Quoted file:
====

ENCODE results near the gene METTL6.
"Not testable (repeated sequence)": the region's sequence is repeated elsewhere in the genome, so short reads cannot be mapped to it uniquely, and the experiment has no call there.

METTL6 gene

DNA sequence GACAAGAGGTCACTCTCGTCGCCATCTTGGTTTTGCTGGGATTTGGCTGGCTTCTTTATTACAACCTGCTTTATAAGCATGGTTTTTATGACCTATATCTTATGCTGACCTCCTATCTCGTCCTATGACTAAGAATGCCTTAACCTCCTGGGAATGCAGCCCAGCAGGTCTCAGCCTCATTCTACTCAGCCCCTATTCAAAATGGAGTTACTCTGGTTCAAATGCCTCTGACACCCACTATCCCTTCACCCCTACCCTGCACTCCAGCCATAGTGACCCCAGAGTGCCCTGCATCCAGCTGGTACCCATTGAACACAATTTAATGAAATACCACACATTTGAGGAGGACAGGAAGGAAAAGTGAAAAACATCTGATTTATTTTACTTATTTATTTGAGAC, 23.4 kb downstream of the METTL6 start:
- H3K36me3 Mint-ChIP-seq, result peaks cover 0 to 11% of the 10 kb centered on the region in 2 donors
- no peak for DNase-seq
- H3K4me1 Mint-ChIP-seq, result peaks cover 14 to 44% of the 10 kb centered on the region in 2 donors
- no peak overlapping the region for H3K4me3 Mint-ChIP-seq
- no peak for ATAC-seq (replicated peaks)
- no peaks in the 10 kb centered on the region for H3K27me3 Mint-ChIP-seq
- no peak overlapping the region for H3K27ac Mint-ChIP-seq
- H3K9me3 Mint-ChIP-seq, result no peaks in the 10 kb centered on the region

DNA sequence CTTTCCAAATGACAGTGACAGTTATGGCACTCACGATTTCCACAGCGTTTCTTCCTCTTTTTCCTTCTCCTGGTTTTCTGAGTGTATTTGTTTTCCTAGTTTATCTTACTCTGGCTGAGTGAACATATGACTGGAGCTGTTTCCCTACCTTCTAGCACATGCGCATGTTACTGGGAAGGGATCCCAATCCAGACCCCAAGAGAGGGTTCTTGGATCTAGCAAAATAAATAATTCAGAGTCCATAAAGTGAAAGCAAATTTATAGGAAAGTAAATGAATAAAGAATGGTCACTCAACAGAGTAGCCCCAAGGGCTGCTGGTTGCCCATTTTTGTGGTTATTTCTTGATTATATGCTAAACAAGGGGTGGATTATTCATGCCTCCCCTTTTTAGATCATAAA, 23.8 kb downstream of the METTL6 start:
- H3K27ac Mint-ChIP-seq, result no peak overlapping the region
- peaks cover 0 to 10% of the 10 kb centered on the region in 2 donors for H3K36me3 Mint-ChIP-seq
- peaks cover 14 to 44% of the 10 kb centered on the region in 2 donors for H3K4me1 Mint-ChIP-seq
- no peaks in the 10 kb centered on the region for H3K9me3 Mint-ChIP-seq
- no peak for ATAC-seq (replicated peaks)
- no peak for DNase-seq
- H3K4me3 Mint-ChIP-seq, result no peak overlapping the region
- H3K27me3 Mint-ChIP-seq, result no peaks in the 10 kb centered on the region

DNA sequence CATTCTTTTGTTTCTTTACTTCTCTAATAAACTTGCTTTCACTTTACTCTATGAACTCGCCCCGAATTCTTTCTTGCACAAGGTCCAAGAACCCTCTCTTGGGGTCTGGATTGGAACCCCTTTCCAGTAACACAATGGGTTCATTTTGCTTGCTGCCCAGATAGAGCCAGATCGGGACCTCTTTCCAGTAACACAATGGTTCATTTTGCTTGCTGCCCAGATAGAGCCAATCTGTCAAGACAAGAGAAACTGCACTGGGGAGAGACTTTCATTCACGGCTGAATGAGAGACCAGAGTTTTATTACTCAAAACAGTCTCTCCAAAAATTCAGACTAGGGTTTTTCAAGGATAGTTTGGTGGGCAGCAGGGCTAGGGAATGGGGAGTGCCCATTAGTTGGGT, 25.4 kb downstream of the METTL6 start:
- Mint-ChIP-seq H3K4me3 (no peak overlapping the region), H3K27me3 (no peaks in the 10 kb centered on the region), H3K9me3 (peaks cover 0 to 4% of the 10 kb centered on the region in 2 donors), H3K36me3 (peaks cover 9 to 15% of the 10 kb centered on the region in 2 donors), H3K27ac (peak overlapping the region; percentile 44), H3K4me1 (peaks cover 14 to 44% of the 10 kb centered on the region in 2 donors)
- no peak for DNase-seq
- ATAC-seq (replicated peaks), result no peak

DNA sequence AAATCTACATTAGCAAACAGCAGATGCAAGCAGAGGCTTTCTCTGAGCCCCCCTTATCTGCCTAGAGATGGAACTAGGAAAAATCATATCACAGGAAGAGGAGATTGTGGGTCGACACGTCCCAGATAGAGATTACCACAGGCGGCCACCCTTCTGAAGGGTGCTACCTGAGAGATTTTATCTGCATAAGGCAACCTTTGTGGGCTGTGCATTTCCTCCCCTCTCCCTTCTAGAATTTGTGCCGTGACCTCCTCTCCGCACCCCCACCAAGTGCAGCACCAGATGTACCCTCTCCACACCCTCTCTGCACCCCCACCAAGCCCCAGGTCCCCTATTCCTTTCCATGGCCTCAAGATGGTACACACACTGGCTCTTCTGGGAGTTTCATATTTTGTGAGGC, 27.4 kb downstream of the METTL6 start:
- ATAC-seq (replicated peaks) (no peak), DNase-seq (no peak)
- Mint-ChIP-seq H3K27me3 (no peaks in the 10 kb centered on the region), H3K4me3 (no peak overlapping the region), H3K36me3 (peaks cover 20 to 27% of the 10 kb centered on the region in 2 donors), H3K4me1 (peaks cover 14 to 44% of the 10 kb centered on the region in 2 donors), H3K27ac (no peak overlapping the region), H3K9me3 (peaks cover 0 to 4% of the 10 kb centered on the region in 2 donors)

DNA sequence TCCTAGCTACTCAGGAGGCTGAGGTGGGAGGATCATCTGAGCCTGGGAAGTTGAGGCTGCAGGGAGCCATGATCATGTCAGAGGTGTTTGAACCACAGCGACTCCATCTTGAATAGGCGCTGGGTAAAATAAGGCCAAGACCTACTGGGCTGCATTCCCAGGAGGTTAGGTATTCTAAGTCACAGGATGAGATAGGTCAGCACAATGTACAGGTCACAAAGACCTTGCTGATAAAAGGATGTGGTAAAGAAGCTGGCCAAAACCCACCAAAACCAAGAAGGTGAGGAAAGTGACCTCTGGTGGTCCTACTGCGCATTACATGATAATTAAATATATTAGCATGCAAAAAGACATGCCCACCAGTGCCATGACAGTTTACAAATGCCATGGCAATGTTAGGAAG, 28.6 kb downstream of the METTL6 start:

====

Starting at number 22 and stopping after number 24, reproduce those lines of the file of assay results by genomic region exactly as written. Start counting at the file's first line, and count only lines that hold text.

DNA sequence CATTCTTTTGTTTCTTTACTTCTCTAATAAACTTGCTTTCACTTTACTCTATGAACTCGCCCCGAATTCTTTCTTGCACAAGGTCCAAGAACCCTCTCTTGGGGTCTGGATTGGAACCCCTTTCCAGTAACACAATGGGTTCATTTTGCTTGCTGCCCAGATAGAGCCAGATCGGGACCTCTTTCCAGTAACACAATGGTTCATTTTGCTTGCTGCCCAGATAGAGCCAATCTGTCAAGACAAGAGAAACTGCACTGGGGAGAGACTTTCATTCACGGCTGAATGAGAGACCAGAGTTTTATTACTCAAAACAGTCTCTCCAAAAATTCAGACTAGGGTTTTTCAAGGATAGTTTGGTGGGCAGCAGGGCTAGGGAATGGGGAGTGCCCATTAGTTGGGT, 25.4 kb downstream of the METTL6 start:
- Mint-ChIP-seq H3K4me3 (no peak overlapping the region), H3K27me3 (no peaks in the 10 kb centered on the region), H3K9me3 (peaks cover 0 to 4% of the 10 kb centered on the region in 2 donors), H3K36me3 (peaks cover 9 to 15% of the 10 kb centered on the region in 2 donors), H3K27ac (peak overlapping the region; percentile 44), H3K4me1 (peaks cover 14 to 44% of the 10 kb centered on the region in 2 donors)
- no peak for DNase-seq